When using local
Protocol.TELNET connections in a Driver, the connection that's established doesn't appear to have the TCP Keep-Alive (KA) setting enabled.
If the Driver is primarily reading data from the resulting Socket, it will wait forever for data to come, even though the target entity may never respond.
If the "other end" is abnormally terminated (eg. AWS kill, or manual Instance termination) then the dead-connection will only be picked up once the Driver/Client code attempts to
write() to the the underlying connection.
I suspect this problem would impact any long-running WebSocket connections also.
NB: By default, and once enabled, Linux TCP Keep-Alive defaults to 2+ hrs before it terminates a wayward connection. The defaults for this can be lowered (and should be) to make them detect/react well in practice.
Here are the typical Linux defaults (from
net.ipv4.tcp_keepalive_time=7200 net.ipv4.tcp_keepalive_intvl=75 net.ipv4.tcp_keepalive_probes=9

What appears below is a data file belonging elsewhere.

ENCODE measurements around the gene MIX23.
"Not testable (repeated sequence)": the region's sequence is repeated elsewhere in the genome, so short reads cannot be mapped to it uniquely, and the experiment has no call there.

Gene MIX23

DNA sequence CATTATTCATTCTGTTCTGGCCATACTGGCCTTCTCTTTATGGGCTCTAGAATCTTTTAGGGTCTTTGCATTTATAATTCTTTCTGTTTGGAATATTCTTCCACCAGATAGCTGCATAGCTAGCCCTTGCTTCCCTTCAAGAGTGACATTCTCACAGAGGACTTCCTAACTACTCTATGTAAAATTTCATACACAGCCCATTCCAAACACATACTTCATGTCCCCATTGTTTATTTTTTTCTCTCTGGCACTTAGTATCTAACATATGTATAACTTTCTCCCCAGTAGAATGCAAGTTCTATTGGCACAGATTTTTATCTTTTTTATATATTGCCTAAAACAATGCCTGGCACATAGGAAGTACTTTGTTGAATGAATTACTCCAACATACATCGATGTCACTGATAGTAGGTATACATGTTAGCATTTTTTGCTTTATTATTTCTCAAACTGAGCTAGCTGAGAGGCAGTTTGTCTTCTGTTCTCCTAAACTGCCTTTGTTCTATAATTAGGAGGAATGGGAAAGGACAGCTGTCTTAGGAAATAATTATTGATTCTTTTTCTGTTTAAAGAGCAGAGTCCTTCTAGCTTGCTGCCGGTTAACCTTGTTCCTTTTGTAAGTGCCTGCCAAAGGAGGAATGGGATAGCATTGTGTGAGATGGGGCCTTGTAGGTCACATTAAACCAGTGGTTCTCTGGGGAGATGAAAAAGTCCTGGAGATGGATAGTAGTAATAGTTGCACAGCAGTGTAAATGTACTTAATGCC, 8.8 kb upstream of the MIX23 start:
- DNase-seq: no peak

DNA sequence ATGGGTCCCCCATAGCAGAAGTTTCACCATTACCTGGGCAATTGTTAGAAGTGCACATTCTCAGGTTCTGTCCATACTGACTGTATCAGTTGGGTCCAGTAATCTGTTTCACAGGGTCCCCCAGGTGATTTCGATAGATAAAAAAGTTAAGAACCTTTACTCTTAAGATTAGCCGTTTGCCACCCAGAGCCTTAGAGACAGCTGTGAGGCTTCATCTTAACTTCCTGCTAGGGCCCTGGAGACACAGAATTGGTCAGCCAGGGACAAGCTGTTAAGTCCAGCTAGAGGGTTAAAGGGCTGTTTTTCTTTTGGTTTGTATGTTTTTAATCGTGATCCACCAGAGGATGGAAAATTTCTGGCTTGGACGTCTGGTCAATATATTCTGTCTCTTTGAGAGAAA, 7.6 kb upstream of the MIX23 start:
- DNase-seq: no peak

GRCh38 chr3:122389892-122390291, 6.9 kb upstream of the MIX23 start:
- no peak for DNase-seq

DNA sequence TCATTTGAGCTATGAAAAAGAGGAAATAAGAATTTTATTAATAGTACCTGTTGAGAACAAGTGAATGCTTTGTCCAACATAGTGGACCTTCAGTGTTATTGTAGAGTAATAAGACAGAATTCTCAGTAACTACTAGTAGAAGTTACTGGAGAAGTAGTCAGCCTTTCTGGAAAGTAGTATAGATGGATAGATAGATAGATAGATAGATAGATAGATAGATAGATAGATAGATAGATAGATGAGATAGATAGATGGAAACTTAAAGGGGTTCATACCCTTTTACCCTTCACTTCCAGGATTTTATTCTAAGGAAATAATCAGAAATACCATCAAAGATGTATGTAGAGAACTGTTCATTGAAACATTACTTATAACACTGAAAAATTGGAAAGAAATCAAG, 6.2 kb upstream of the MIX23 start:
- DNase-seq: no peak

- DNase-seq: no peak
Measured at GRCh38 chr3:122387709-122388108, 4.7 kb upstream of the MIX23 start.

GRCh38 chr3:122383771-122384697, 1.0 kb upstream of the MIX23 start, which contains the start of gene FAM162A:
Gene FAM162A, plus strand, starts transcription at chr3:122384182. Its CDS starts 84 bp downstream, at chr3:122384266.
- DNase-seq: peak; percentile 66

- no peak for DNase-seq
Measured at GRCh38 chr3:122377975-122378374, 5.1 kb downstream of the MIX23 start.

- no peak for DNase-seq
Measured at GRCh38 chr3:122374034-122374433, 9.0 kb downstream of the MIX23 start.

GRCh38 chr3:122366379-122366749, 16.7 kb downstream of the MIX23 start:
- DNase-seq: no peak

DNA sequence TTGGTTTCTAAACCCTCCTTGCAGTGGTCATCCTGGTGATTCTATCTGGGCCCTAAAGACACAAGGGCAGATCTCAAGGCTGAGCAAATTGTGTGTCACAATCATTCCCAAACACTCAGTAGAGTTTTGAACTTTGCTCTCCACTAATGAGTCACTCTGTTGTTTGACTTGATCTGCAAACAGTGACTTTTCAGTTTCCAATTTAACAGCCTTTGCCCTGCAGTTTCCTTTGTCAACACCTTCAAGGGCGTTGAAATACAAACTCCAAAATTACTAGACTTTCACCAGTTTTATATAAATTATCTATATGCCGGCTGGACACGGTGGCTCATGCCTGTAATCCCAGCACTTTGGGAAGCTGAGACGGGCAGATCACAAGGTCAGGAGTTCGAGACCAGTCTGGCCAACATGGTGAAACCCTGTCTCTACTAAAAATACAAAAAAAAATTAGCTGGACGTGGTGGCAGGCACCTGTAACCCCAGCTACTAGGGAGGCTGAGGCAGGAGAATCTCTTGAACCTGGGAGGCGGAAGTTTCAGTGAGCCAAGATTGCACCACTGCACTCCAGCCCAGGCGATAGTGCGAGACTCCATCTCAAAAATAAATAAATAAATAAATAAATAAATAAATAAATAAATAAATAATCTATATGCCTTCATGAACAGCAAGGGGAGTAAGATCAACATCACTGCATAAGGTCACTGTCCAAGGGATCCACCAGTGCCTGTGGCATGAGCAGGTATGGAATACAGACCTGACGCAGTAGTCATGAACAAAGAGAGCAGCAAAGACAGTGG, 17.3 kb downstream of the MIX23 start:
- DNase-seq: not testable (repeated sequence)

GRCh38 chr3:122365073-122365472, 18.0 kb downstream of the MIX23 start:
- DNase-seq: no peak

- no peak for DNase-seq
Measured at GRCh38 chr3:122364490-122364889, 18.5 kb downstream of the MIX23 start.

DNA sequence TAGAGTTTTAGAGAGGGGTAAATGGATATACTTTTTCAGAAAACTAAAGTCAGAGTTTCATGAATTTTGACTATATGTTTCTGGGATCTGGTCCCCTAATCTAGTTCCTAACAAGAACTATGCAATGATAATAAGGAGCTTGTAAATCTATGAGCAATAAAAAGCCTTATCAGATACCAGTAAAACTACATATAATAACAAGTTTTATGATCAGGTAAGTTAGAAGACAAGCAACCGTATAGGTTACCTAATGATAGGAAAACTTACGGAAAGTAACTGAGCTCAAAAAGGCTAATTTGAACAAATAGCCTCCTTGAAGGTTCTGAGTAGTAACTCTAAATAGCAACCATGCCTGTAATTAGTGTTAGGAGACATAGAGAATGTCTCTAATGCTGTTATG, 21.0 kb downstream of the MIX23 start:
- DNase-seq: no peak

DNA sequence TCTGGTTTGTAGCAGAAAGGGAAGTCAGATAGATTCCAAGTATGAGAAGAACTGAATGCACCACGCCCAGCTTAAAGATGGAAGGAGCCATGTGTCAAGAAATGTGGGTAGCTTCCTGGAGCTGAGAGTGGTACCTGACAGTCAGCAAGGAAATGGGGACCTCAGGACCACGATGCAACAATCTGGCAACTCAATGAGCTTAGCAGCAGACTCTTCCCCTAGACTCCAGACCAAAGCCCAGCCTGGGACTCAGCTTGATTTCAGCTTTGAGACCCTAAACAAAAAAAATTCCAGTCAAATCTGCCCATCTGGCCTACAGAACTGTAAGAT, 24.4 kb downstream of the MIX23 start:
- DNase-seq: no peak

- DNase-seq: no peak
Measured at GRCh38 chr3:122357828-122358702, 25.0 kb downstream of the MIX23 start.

ie. Don't start Keep-alive processing for 2 hrs (7200s), and then do 9x KA Pings @ 75s apart for about 11.25m (675s) before marking the connection dead inside the kernel.
- Hubitat Elevation, C-5 184.108.40.206
SO_KEEPALIVE on all sockets created for Drivers, change the OS-Level defaults to more quickly detect issues in wayward/dead connections (eg. 10 minutes, tops)
Once enabled on each socket, the system-wide settings can be change in Linux (impacting everything) or they can be set on each connection discretely.
Have each Driver author always use an Application-level ping, over the
Protocol.TELNET connection, in order to force the dead-connection processing to kick in.
Most should likely do this anyhow, but the TCP Keep-Alive will be a handy fallback for a bunch of bad connection-drop situations.
@chuck.schwer I think you wanted platform/OS-level issues brought to your attention.